Brought to you by the folks who began, run, and promote the Web Standards movement, it’s cool to see a site finally dedicated to looking at safer, better browsers.
Included on the site are testimonials of people who switched off of Internet Explorer for a variety of means and now use either Firefox, Mozilla, Opera, or Safari. It’s about time that the Web standards movement is pushing the positive benefits of standards, which include better and safer browsing as this site clearly advocates. I’m hoping that this site will start to bring real, readable, and realizble Web standards to the people.
I’ve noticed a few good pieces of agitprop in the past few days. The best of the lot so far are:
- More Trees. Less Bush.
- The Labor Union. The people who brought you the weekend.
- Lick Bush.
And the best of them all (mine):
I ordered Nicholson Baker’s new “novel,” Checkpoint: A Novel, which at 128 pages in length is more like a novella.
I haven’t read it yet, but I did listen to Mr. Baker’s interview on The Leonard Lopate show and I found him to be incredibly modest for his accomplishments, which includes helping to save American libraries’ fragile physical artifacts from history’s dungheap. In fact, I’m buying the book because of his (real or apparent) modesty which lies in stark contrast to the content of the book.
In case you don’t know, in this story, two men discuss, in a hotel room, the implications of killling the President. It’s a grotesque of course, a modern grand guignol that happens to also stand as a read on current events. I thought it appropriate to order during the current RNC less-than-rampage through NYC.
(We babysat our friends’ daughter today so that the mother and father could march in today’s 100,000-strong protest.)
I never bought (into) the Treo 600, which is an all-in-one Palm OS organizer/mobile phone/camera with browser and email applications released about 9 months ago or so. Yet, I desired it so.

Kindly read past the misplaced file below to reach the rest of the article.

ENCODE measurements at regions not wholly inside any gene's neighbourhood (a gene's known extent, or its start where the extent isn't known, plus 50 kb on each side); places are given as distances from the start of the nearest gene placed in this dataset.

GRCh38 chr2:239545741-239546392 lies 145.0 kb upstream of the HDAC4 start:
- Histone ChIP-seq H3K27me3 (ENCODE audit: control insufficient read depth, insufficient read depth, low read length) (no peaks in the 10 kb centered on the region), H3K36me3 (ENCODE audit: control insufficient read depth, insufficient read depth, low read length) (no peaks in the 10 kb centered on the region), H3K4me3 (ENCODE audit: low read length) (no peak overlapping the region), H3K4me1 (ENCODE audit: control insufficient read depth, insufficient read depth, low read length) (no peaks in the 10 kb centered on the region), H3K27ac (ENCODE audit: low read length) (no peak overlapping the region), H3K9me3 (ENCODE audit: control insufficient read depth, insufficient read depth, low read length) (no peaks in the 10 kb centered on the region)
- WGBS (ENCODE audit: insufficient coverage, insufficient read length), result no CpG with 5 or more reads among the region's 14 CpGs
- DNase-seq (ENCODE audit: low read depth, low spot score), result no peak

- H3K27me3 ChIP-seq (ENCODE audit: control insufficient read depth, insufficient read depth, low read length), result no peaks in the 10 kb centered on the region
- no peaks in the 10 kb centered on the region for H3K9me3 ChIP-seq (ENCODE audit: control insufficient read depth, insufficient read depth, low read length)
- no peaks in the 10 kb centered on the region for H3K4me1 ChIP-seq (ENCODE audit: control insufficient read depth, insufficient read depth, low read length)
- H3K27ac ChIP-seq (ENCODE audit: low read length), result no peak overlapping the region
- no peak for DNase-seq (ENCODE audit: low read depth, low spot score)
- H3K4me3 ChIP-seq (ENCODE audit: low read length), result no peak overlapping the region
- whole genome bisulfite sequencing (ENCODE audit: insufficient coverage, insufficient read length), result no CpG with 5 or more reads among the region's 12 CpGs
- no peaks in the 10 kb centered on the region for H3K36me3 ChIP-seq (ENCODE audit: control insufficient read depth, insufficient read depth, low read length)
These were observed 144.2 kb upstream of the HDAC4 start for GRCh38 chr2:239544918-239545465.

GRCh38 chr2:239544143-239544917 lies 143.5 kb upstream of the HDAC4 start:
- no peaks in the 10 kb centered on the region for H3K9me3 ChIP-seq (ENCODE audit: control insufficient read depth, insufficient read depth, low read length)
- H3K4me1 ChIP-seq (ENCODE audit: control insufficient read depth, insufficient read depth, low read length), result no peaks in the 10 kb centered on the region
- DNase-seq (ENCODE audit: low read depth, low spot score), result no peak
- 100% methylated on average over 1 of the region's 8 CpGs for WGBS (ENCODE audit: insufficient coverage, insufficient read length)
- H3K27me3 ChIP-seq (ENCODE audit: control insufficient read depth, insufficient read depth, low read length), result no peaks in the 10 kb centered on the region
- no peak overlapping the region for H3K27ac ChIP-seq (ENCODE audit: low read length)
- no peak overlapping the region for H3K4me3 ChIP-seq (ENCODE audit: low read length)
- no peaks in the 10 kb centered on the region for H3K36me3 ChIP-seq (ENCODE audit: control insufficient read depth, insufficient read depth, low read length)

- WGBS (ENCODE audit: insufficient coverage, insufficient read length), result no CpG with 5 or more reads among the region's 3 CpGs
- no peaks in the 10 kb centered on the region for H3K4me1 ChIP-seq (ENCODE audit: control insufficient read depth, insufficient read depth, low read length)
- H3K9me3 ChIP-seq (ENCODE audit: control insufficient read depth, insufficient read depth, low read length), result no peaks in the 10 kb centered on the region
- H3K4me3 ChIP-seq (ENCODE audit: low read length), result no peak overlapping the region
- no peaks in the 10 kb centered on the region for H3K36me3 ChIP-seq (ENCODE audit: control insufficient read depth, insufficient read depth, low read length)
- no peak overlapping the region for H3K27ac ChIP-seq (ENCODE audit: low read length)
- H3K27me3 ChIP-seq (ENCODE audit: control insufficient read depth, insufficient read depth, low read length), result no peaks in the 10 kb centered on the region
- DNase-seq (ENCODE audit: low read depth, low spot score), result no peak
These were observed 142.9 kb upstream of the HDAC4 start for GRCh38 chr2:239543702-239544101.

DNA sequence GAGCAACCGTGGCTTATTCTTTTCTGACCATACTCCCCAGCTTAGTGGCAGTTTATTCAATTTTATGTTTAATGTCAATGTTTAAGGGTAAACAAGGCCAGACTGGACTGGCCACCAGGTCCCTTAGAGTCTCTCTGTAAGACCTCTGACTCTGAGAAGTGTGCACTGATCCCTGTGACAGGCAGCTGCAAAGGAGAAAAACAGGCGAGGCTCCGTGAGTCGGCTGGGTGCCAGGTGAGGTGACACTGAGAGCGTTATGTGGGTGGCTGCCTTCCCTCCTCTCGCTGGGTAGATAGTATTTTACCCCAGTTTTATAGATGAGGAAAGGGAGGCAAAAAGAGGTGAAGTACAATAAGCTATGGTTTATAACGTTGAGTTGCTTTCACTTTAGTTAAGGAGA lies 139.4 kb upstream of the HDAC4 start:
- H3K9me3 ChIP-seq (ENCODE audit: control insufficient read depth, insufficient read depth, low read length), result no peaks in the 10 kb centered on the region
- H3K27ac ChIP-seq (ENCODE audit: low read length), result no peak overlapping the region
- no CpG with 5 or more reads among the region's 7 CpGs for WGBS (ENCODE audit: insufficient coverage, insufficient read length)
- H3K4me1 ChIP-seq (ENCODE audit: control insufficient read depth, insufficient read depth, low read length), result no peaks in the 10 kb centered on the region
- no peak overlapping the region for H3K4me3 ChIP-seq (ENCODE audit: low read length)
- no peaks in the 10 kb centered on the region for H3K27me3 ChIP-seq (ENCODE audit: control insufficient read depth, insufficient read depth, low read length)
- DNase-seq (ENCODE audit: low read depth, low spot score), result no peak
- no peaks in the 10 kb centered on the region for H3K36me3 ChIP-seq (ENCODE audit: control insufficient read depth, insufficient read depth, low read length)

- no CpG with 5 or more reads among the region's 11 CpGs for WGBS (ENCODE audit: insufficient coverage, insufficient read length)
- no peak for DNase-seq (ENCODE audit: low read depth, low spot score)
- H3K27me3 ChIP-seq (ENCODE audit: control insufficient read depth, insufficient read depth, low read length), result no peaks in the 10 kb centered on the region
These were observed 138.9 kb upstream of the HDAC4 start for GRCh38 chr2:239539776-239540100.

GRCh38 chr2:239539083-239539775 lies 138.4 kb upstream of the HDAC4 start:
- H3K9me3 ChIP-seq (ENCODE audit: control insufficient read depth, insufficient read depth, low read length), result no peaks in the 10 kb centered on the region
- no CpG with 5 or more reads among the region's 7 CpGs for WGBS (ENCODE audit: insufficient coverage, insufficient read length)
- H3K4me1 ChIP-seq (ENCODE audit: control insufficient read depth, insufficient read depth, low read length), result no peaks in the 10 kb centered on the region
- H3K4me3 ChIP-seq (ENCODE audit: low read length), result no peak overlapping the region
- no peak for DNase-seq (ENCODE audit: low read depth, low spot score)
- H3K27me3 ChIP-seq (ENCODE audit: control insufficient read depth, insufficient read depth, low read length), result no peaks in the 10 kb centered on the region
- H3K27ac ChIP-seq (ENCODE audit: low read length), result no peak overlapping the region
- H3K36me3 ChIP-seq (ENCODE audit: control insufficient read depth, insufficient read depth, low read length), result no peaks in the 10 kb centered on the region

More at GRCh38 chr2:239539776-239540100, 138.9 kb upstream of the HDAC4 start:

But, typing “treo” into Google today, I found that some soul has found photos of the unreleased, redesigned Treo, possibly named the 650 and probably to be released with in a month or two. I know, I know, it’s gross. But, if you’re still grotesquely interested, here is a Treo 600 | The Perfect All-In-One Phone, PDA, MP3 Player, Portable Movie Player, Digtal Camera, Portable Game Player : Treo 650 & 600: Side-by-Side Comparison” href=”http://blog.treonauts.com/2004/08/treo_650_600_si.html”>side-by-side comparison.
Hey, the blog is called “Deckchairs on the Titanic.”
The Republicans are coming and, while I’m not as hateful as many of my fellow New Yorkers may be, I’m thrilled that Wayne Barrett took the opportunity to write the Village Voice cover story called The 10 Ways Bush Screwed New York. I see Wayne regularly and I can’t wait to congratulate him on this piece.
In fact, I’ve been waiting for a piece like this for a long time; why it’s so difficult for other New York-based media magazines and newspapers to rush to the defense of New York City, which gets pennies to other states’ dollars in spending after it went through a massive attack and an ugly financial implosion — it’s truly beyond me.
Briefly, here are Mr. Barrett’s Top Ten:
- Osama is at large thanks to the war in Iraq.